Buechner’s Magic Kingdom

I finished reading Frederick Buechner’s The Eyes of the Heart: a memoir of the lost and found last week, after starting it two years ago. It didn’t take that long to read because of the length; it’s only 180 pages. Rather, every time I picked it up, I couldn’t help but start back at chapter two once again, with its touching account of his lifelong friendship with the poet Jimmy Merrill. In their early 20’s, Buechner and Merrill shared a house for a summer on a small island off the coast of Maine, where they both worked on their first books. Buechner, writing these words fifty plus years after the events described therein, describes beautifully the process of growing up, of finding out who you are.

Looking back, I think I see now how Jimmy and I were not much better than my characters at communicating with each other the innermost truth of who we were, not, I think, because it was a truth that either of us shied away from sharing-what made us such fast friends was that there was no topic we shied away from-but because we were only beginning to glimpse it ourselves. The selves we were beginning to grow into that summer were still in the shadowy wings awaiting their entrance cues… In the meantime we went on being the only selves we knew how to be just then[.]

Finally, though, I kept reading past the second chapter, and found a lovely passage in chapter three where he describes his library and some of his favorite books. Something he said there reminded me of a conversation I had recently with my friend Barbara. Barbara posted an entry on her blog, This Liminality, last month that included a quote from Thomas Merton, and she had the foresight to include the page number of the book where she found the quote.

Bookcase in my living room
The book she quoted, Merton’s Faith and Violence, was one I had on my bookshelf but had never read, so I pulled it out and read a couple pages on either side of the passage Barbara cited. When I thanked her for highlighting those thoughts from Merton, she mentioned another essay in the same book which she thought I would enjoy, which I did, very much, reading a page or two at a time over the next couple of days, taking time to let his words soak in and serve as starting places for my own thinking process. I find great comfort in knowing there are books like that on my bookshelves, waiting for me to discover them, ready for when I need them. The passage from Buechner that I loved in chapter three from The Eyes of the Heart is also about his love for his library. Here’s the part that demanded I stop and read it a couple of times (emphasis added).

As you enter the Magic Kingdom, biographies are immediately to your right in floor-to-ceiling shelves, hundreds of them ranging all the way from James Agee, Thomas Aquinas, and Louis Armstrong, who crowd each other way up in the left-hand corner, down to Oscar Wilde, the Duke of Windsor, Virginia Woolf, Wordsworth, and, last of all, Captain R. F. Zogbaum, whose privately printed memoirs, like a great many other books I own, I have never read. (“Why on earth would I want to do that?” a friend of mine answered when somebody asked him once if he had read all his.) Captain Zogbaum is there-one-time commandant of the Naval Air Station at Pensacola and commander of the aircraft carrier Saratoga-because I used to see him as a boy when he had retired to Tryon, North Carolina, where we were then living, and because my cousin Tony Wick married his son Rufus. The son of an artist praised by Rudyard Kipling, he was a striking-looking old man with thin sandy hair and part of one ear missing who, when ladies he admired came for tea, would always pipe them into his house with a bosun’s whistle. When I think of him, I can all but see him entering the room with a stiff little limp but straight as a mast-the patrician profile, the clipped, faintly British way of speaking, the heathery tweed jacket worn threadbare at the elbows.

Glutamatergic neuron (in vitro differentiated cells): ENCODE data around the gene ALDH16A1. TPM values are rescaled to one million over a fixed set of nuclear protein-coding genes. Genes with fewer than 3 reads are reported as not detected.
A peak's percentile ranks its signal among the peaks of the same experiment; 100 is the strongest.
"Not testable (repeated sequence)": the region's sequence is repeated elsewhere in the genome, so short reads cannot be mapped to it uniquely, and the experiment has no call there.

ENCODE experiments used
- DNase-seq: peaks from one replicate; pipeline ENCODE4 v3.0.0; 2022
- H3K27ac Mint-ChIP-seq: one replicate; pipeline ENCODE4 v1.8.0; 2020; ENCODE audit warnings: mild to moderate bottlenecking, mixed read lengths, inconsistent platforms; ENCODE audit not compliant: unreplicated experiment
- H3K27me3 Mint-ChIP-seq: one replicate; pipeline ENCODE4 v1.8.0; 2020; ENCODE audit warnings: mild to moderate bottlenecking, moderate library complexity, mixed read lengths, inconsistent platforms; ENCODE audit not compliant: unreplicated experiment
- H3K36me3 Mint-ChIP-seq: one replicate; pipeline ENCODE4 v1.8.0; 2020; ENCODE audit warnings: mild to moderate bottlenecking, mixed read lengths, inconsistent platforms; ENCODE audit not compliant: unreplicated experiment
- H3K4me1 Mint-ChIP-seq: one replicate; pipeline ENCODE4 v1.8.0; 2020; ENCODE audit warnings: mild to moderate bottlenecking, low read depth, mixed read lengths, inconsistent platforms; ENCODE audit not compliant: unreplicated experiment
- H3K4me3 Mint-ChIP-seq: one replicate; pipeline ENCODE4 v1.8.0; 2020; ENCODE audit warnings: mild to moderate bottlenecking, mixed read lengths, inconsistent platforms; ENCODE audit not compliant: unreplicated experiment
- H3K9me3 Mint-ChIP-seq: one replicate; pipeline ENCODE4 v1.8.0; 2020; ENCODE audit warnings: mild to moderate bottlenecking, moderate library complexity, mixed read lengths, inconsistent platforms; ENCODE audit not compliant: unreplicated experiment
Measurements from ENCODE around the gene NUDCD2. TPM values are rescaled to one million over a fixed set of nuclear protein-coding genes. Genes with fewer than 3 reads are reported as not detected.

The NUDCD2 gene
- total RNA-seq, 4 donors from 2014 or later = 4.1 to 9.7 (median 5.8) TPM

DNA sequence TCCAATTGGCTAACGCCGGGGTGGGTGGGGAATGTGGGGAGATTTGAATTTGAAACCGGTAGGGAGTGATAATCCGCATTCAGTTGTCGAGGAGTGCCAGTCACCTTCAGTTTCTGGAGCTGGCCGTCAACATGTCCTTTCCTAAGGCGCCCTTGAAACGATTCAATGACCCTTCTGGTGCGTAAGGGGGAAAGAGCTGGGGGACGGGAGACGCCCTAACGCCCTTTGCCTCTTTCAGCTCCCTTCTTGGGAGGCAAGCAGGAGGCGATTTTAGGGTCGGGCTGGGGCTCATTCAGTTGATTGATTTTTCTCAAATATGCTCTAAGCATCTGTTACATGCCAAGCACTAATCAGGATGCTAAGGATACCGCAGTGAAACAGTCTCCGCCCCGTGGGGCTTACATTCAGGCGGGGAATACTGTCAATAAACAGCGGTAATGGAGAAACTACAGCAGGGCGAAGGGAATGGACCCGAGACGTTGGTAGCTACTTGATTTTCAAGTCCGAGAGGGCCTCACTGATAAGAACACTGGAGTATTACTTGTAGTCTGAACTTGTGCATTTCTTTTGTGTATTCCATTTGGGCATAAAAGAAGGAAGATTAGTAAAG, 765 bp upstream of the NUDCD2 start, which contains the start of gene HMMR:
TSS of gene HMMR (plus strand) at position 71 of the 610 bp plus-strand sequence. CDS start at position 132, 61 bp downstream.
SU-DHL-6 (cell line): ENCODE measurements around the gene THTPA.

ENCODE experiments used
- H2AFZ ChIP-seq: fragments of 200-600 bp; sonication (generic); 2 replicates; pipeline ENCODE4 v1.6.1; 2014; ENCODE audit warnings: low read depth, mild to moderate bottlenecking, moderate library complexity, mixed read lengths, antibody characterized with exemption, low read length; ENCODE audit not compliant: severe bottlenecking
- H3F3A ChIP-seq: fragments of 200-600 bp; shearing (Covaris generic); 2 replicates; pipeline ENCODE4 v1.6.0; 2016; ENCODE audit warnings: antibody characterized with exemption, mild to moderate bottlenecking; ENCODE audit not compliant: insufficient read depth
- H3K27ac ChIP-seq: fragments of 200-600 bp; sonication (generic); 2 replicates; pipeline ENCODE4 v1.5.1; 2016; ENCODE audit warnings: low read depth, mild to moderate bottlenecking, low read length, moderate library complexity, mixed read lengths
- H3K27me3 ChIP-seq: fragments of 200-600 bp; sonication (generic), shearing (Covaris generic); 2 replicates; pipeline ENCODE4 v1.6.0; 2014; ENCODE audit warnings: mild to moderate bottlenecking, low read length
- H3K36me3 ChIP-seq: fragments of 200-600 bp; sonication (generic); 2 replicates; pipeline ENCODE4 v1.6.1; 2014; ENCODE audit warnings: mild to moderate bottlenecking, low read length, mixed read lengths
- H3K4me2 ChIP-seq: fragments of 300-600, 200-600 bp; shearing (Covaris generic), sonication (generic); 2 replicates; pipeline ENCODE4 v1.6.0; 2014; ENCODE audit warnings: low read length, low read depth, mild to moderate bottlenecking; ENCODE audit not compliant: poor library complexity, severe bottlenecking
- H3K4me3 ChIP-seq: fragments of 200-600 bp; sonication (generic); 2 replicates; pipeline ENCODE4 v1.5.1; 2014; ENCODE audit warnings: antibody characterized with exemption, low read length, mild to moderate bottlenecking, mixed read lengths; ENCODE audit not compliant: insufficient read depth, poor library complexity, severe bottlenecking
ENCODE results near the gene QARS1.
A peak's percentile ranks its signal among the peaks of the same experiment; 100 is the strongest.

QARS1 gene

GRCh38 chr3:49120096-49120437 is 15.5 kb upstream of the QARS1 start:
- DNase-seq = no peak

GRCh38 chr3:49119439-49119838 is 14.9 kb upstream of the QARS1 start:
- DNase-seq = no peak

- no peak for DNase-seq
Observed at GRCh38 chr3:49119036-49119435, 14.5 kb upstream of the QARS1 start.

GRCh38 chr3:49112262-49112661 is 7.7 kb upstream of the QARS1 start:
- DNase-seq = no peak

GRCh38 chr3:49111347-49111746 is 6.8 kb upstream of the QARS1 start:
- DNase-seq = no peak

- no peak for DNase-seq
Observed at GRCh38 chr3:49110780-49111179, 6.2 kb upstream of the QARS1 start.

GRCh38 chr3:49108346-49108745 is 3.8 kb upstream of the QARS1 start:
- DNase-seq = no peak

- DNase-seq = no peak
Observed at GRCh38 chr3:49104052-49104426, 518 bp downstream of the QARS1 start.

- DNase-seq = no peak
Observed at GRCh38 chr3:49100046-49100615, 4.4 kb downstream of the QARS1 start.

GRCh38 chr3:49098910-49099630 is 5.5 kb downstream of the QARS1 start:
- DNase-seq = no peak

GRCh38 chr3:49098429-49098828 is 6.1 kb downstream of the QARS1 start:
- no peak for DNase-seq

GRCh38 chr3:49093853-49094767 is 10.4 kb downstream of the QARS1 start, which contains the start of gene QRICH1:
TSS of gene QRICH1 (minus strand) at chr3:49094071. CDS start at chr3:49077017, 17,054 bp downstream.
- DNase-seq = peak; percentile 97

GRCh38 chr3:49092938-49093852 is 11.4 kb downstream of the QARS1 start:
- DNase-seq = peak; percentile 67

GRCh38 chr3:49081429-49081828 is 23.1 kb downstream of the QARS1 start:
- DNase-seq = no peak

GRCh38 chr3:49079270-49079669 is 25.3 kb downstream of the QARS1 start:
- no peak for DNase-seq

Others enter with him-Satchmo, his lips wobbling around his ecstatic, bojangles smile, G. K. Chesterton, colossal in cape and pince-nez, tiny little Gerard Manley Hopkins. Mozart peers mouselike out of an oversized wig. Franklin Roosevelt rolls through the door in his chair. Clara Barton is there-Naya’s mother, who died a year after having her, was her cousin-to say nothing of Lewis Carroll, Mahatma Gandhi, and Dr. John Donne. Scores of others are close behind them, but the room is not big enough for them all, thank heaven, and they vanish so that only the biographies are left. Thank heaven too that the biographies are silent, as are all the other books as well-fiction, poetry, drama, religion, and what-have-you.
Shakespeare is not saying anything, and neither is L. Frank Baum. The Duc de Saint-Simon, the Buddha, Dostoyevski, and Paul Tillich are all holding their tongues. Not a peep out of Abraham Lincoln, Meister Eckhart, or Emily Dickinson. Even Walt Whitman and the prophet Jeremiah are for the moment speechless. The air of the Magic Kingdom is electric with the silence they are keeping. What would I have been if I had never heard them break it? What would I have failed to see if they had not pointed it out to me, and what would I have never heard without their ears to hear it through? What would I have missed loving without them to show me its loveliness? What marvelous jokes would have been lost on me? What tears would I have never found the heart to shed? And yet no less a gift is the mercy now of their keeping still with the sunlight lying in squares on the green carpet and the whole room holding its breath. They are there for when I need them, but in the meanwhile there is not a word out of any of them. Like wise parents, they are giving me room to be myself. They are giving me this room.

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